Eric Pickles seems to be relishing his role as the axe man in chief of Town Hall spending. The Communities and Local Government Secretary was in typical form addressing the parliamentary press the other day, telling us that councils knew the cuts were coming and that they had the capacity to be “enormously adaptive.”


He left his most substantial jibe for northern councils complaining about the unfairness of the cuts. He said their leaders were like the characters in the famous Monty Python sketch where they compete in telling each other what a deprived background they had. You know the one. “You were lucky to live in a slum; we lived in a cardboard box!”


Mr Pickles referred in particular to the comments of the Mayor of Liverpool. Joe Anderson. He has led the charge against, what The Mayor sees, as the disproportionate impact the cuts are having on northern cities. The Minister said the problem with this approach was that having painted a picture of poverty and deprivation, the Mayor would then say what a great place Liverpool was to invest in. Pickles then made a similar criticism of the leadership of Bradford Council, an authority he once led.


So has he got a point? Well the Liverpool Mayor and the leaders of our great northern cities like Leeds and Manchester are in a bind. Politically they have to speak up for their communities. They also have to try and lure investors in. If too bleak a picture is painted of the impact the cuts are going to have, it could well put off some potential employers.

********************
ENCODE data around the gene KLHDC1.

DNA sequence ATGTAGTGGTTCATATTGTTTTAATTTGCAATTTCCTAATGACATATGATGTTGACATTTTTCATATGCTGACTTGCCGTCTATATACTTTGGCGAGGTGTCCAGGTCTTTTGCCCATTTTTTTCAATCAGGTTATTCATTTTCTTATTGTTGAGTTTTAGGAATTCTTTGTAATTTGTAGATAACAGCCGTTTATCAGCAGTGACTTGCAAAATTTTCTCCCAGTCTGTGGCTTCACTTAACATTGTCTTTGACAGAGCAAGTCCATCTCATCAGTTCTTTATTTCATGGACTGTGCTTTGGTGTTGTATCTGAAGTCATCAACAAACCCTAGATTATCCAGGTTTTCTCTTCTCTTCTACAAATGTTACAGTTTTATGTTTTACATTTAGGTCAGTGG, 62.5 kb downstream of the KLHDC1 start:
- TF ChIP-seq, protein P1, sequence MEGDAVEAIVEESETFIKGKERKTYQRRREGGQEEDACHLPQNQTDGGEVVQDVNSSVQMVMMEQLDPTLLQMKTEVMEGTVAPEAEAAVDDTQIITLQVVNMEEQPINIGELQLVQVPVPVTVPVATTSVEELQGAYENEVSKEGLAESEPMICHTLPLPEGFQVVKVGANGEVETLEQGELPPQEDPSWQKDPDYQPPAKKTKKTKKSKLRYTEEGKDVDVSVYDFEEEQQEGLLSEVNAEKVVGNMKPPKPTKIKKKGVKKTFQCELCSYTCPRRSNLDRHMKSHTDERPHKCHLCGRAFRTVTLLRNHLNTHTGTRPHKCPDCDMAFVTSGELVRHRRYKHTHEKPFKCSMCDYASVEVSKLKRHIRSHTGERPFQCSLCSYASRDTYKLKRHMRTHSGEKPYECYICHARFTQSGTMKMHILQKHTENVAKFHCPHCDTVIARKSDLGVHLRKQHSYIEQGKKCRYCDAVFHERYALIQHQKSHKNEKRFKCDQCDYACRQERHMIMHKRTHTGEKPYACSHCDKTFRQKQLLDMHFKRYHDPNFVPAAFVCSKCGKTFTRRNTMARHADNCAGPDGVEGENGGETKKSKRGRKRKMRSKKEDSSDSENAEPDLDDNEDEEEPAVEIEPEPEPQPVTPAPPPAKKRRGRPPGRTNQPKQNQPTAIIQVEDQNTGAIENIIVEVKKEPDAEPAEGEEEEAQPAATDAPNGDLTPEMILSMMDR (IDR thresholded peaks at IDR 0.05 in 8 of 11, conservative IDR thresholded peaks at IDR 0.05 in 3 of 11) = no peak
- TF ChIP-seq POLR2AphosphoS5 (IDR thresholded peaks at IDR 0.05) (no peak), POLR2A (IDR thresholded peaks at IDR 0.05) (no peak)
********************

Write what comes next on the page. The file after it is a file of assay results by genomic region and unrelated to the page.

Meanwhile Mr Pickles continues to rough up the councils. He is after all one of the token northerners in a cabinet of posh boys. He is frustrated that some authorities like Manchester have managed to get around his 2% council tax limit because levies by police and fire authorities are not under Town Hall control. He is already threatening fire and brimstone for the rebels next year.


“Sooner or later councils are going to have to sit down with their electorates and decide what to spend” said Mr Pickles.


Then there is the Graph of Doom. That’s not something out of an Indiana Jones movie. Instead it is a forecast that at the current rate of cuts and the growing need for elderly care, it won’t be long before councils will only have sufficient funds to empty the bins and look after the old. They won’t be able to do anything else. What does Indiana Pickles say about this Graph of Doom?


“Share services, end duplication, adapt. You knew it was coming,” that’s his uncompromising message.


Added to all these challenges, councils are soon going to face the ending of restrictions on Bulgarians and Romanians coming to Britain. How many school places and houses should Town Halls prepare for?


Eric Bloodaxe’s answer is honest if not helpful. “Nobody knows. All that government can do is be careful of the ‘pull factors’ like housing and health benefits.” He then added an awkward truth about the Eastern European immigrants: “very few carrots would be picked without them.”